Last week I turned up to soccer on this bike:
And that caused quite a stir.
Unbeknownst to me people were anxious to see what fancy new steed I would ride in on this week. The answer was this bike:
That is, as you can probably see, my wife’s bike. Indeed that’s my wife holding it. My own bike had suffered a headset failure and was not ride-able. Normally I’d park my wife’s bike outside and no-one would know or care, it was only the stir the Jube caused that had everyone taking interest in my ride.
I think I have successfully stymied any interest in my bikes and also any reputation I may have built by turning up with the Jube.
It’s interesting how riding other bikes influences how you feel about your own. I’ve ridden a few bikes recently with low handlebars (the Jube and the Corsa) and now my own felt way too high and wide. So I flipped the stem on the weekend while servicing the headset and now it feels natural to have lower handlebars. It feels right.
The bars a still wide-ish mountain bike bars. I went searching through the shed for replacement bars but could only find bars that were even wider. I run my mountain bike bars as wide as I can get them and still fit between the trees.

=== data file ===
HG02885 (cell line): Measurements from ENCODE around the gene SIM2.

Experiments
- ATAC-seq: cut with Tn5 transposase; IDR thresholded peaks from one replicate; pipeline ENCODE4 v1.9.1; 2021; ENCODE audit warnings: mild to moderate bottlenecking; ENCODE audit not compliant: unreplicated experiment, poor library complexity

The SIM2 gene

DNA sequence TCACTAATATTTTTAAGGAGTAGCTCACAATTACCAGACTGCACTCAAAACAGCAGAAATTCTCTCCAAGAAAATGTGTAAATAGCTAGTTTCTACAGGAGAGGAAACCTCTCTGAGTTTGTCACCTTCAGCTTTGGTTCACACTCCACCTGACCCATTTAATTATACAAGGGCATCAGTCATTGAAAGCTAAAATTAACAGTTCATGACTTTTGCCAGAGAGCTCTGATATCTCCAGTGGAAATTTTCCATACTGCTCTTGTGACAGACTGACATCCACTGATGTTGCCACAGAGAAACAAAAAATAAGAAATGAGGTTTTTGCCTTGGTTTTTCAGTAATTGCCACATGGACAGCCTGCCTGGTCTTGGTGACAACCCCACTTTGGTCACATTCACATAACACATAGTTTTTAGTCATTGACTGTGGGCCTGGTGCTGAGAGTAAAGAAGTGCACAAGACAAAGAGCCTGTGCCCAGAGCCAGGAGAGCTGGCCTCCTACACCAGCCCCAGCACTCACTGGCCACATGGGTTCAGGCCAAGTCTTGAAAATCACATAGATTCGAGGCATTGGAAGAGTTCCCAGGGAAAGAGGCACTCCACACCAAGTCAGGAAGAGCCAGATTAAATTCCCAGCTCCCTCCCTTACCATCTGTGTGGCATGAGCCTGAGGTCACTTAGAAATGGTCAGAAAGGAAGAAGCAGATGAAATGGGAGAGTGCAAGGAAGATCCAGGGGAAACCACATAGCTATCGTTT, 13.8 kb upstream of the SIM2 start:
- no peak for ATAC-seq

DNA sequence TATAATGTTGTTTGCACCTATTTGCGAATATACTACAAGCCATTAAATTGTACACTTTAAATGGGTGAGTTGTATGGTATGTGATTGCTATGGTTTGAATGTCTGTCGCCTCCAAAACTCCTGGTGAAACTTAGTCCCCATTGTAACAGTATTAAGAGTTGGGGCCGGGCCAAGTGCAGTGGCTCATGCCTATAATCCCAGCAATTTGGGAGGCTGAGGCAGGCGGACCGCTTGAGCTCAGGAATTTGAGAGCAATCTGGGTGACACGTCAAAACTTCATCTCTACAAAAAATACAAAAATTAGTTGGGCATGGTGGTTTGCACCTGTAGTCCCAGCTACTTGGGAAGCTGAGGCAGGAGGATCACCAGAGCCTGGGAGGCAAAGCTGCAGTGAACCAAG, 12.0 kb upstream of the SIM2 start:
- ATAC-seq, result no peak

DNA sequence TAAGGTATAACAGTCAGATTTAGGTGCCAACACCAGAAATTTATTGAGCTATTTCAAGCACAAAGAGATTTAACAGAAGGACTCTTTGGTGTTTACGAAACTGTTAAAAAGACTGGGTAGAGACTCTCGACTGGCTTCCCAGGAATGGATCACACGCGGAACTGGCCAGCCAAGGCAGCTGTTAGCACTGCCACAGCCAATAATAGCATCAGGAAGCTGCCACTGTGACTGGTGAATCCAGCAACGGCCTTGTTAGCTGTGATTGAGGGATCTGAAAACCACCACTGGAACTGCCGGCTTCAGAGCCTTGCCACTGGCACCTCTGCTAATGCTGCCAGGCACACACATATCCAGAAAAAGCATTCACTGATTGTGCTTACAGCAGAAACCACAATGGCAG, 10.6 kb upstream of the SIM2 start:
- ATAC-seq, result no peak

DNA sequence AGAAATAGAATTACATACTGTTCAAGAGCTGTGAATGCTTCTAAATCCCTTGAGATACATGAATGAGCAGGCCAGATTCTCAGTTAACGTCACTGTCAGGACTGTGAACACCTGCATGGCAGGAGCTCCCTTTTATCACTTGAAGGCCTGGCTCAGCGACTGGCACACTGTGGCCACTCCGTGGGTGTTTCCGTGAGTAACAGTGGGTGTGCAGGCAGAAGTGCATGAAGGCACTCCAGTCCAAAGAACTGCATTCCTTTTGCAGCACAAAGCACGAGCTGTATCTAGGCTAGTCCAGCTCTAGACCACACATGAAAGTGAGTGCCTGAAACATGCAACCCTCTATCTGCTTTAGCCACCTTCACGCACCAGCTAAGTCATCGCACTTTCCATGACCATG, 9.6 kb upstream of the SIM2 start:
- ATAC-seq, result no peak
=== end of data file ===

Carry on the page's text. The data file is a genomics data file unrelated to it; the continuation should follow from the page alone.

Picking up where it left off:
As well as my single speed forays I’ve been back on the Cannondale Prophet again lately. That’s this bike:
It has loads of gears because I couldn’t get up the hills without them. It also has amazing disc brakes and I’ve jerked to a sudden halt about ten times by grabbing too much brake while navigating traffic. The bars are high and wide so I’m swapping between all these different bikes and somehow the width of bars on the single speed still feels just about right. It’s the inbetweener bar.
I’d suggest swapping bikes for a while as a good way to get a fresh perspective on your own bike. Hopefully it offers new insights that improve your riding like it has for me. Then again, I rode around for years on a single speed Jamis mountain bike that compared so poorly to my Mojo that I never rode it again once I got the fixie built up. Sometimes comparisons can be a little too revealing.